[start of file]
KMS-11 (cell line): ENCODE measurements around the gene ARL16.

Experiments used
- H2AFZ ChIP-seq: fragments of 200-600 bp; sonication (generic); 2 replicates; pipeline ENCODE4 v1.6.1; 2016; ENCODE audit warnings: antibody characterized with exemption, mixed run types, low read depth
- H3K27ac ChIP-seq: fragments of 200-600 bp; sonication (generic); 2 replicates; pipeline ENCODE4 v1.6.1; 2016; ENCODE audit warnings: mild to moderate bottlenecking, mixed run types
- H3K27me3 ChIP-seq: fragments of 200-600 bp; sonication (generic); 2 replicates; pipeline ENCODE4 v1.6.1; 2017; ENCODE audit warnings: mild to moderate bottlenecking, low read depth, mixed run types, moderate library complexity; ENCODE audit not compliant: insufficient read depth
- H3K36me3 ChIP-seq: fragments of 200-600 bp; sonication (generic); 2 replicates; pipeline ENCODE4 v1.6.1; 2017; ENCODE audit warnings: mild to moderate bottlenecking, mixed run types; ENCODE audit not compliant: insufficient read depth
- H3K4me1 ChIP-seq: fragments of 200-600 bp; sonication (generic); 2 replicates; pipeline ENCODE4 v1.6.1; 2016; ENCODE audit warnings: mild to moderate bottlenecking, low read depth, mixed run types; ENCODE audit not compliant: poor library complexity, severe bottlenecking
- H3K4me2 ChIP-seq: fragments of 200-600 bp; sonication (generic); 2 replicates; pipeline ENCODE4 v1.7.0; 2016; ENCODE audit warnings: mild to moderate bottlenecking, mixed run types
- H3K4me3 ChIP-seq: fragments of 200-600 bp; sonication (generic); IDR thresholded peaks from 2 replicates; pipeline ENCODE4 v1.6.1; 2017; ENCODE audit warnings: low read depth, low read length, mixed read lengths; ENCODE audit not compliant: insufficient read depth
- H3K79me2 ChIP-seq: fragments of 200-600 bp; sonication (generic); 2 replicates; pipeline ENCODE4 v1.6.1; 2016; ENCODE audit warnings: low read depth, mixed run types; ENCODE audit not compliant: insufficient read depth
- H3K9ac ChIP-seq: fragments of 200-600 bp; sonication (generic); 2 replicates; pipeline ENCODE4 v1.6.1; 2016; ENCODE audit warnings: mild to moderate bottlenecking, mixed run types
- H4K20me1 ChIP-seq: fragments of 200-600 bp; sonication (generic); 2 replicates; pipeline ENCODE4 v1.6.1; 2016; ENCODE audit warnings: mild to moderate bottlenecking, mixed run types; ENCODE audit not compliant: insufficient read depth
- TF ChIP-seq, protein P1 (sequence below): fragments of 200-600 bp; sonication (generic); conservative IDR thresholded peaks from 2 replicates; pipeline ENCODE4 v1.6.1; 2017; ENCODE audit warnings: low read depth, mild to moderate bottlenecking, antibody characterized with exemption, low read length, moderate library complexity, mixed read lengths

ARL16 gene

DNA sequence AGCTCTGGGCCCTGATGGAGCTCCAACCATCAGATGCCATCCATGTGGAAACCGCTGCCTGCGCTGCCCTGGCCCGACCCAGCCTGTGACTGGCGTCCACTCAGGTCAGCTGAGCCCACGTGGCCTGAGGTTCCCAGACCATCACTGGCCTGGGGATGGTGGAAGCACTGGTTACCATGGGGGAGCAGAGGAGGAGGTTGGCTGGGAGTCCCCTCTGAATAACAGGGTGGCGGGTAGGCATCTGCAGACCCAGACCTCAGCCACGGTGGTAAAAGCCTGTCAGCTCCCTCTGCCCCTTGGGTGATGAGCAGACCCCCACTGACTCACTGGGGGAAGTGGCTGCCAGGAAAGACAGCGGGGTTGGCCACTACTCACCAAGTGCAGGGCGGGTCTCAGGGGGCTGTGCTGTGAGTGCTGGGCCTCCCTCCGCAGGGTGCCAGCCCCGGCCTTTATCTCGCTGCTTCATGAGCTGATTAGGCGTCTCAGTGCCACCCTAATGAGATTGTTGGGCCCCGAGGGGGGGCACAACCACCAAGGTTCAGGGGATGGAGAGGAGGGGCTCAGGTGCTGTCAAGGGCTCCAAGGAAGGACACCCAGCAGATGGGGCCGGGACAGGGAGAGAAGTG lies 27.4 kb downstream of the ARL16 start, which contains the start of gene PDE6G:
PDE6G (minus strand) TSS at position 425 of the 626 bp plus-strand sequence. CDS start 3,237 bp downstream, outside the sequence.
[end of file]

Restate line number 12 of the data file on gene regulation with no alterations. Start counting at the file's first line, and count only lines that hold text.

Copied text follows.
- H4K20me1 ChIP-seq: fragments of 200-600 bp; sonication (generic); 2 replicates; pipeline ENCODE4 v1.6.1; 2016; ENCODE audit warnings: mild to moderate bottlenecking, mixed run types; ENCODE audit not compliant: insufficient read depth